|A scene from the film (my surreptitious photo)
Knowing that tomorrow would be the final day to see Christian Marclay's acclaimed film The Clock, which would also probably ensure a line all the way to Midtown, I hightailed it up to Lincoln Center to catch a snippet--that was my goal, to see only a small portion to savor the experience--and find out what all the hullabaloo was about. Zadie Smith wrote what I think is the definitive meditation of the ones I've read on the film, entitled "Killing Orson Welles at Midnight," which she published in the New York Review of Books back in April of this year, so I won't attempt to match her perceptiveness or depth of reading. Instead, I'll point out that this is as strange, seductive, experimental, and methodical a film as I've ever seen, and it compels your viewing even as it lulls you. I found myself attempting two things constantly: trying to guess when the clock would appear--for Marclay ensures, I believe, that it either appears or is mentioned every minute of the 24-hour clock--and trying to figure out from which films came the swatches of cinema he has ingeniously stitched together. Yet as I was actively doing this, I also found myself become transfixed by the stream of imagery and sound, the whole cloth of the film, such that although I'd set for myself a fixed time of no more than 30 minutes--I wanted to allow others to catch the film and to gauge my experience of only a tiny bit of it--I kept pushing back my moment of departure. My eyes remained agape; my indifference to the dutiful ushers who were, like mechanical soldiers, guiding people in and out of every available seat (the Lawrence Rubinstein Atrium at Lincoln Center cinema space holds only 96 or so), never slid into annoyance; my wonder and awe at what Marclay had pulled off steadily rose, though I could not bring myself to.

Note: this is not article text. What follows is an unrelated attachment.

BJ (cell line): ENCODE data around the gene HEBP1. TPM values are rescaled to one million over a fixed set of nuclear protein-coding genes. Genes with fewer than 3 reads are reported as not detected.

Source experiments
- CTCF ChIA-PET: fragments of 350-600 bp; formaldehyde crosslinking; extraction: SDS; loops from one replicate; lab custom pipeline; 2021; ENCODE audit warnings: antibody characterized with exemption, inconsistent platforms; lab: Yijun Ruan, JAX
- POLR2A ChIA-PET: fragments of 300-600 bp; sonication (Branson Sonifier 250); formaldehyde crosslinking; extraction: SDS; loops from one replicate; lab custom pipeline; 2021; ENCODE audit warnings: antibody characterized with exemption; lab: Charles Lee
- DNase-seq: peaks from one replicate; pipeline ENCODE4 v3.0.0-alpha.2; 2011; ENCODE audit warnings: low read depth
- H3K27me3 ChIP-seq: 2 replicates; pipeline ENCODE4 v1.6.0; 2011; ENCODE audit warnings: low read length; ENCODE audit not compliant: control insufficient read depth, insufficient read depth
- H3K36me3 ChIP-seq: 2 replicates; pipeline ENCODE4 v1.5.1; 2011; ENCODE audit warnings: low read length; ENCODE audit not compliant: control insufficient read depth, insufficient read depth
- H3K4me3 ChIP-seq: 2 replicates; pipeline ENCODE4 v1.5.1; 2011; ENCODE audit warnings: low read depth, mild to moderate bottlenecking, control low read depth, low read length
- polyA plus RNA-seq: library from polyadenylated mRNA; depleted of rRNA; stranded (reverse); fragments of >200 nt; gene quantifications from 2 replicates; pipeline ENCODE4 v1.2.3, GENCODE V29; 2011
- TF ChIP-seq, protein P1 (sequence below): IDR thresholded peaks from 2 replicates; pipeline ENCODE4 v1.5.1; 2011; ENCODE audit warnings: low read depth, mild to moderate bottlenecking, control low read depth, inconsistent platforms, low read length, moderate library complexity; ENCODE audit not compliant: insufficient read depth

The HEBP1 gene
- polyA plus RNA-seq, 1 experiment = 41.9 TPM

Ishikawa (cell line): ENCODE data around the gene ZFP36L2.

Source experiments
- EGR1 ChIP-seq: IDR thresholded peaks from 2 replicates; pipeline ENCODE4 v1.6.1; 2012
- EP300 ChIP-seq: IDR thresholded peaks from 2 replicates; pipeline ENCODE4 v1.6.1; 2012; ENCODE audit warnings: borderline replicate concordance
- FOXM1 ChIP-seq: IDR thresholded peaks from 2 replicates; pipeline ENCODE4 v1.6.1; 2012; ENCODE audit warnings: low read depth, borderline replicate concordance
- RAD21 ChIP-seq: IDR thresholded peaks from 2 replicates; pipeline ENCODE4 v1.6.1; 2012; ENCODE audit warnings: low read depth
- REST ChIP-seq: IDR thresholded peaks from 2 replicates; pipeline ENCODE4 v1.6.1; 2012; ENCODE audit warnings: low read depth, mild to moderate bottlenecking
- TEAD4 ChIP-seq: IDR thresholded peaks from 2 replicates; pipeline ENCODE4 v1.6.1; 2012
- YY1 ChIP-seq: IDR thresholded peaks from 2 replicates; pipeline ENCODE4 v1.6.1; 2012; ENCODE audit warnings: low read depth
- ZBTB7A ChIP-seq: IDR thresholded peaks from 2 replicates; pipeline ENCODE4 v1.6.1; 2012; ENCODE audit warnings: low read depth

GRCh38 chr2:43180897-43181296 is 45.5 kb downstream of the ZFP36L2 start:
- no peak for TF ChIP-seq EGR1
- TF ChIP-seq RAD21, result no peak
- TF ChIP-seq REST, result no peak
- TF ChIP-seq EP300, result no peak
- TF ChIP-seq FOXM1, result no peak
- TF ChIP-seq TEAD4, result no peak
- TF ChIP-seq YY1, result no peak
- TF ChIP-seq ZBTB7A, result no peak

|The serpentine line in front of the cinema space
When I realized, via the clock on screen, which matched up exactly with the real time outside the darkened narrow room, that I'd gone over, I had to force myself to get up and head out. A smile parted my lips. I'd waited in line for about 2 1/2 hours, and it was if I had not even waited 10 seconds; my entire sense of time, so forcefully grounded by Marclay's artistry had, ironically, floated off into nothingness. The balmy air, more autumnal than August need promise, was like an added gift. If there weren't likely to be a long line and I didn't have to start preparing for classes and so on, I'd go back tomorrow, and sit for a slightly longer time. I completely grasp how people have managed to pass an entire morning, or evening, or day in front of Marclay's film. It beguiles that completely. At least it did to me. I wonder what it would have been like to see in the Paula Cooper Gallery, as Smith did, last winter. To go at any time of the day or night and just watch. There is tomorrow, of course, for those nearby. It is worth it.
One of the docents, who was helpfully keeping people from jumping in the line and, as calmly as possible, telling people that they might have to wait for 4 hours or more like everyone else, did say, I think I heard correctly, that a print of the film will remain in New York, and may show again at some point in the fall. If it does, especially for the 24-hour period, I intend to be there to see it again. It ought to be released for public and private viewing parties too. It's a perfect way to while away an hour, or several, and give the mind a workout even as it is simultaneously rocked to something akin to, but not exactly, sleep.
|Ever grand Lincoln Center, on a late-summer night
From Zadie Smith's essay:
The things you notice on a second visit are quite small but feel necessary for orientation, like drawing an x and y axis before attempting to plot a great mass of information on a graph. In my notebook I tried to state the obvious, to get it clear in my own mind. The Clock is a twenty-four-hour movie that tells the time. This is achieved by editing together clips of movies in which clocks appear. But The Clock is so monumental in intention and design that even the simplest things you can say about it need qualification. There isn’t, for example, a clock visible in every scene. Sometimes people will only mention the time, or even just speak of time as a general concept. Mary Poppins does less than that; she glances at her wristwatch, the face of which we cannot see, then opens her umbrella and flies, to be replaced, a moment later, by a man, also flying with an umbrella, who soon floats past a clock tower, thus revealing the time. There are many moments like this, and when you first notice them their synchronicity and beauty are a little unnerving. They reveal a creative constraint even larger and more demanding than the one you had assumed. If The Clock cares to match a flying umbrella with a flying umbrella, it must have aesthetic currents passing beneath its main flow, moving in a variety of directions, not simply clockwise.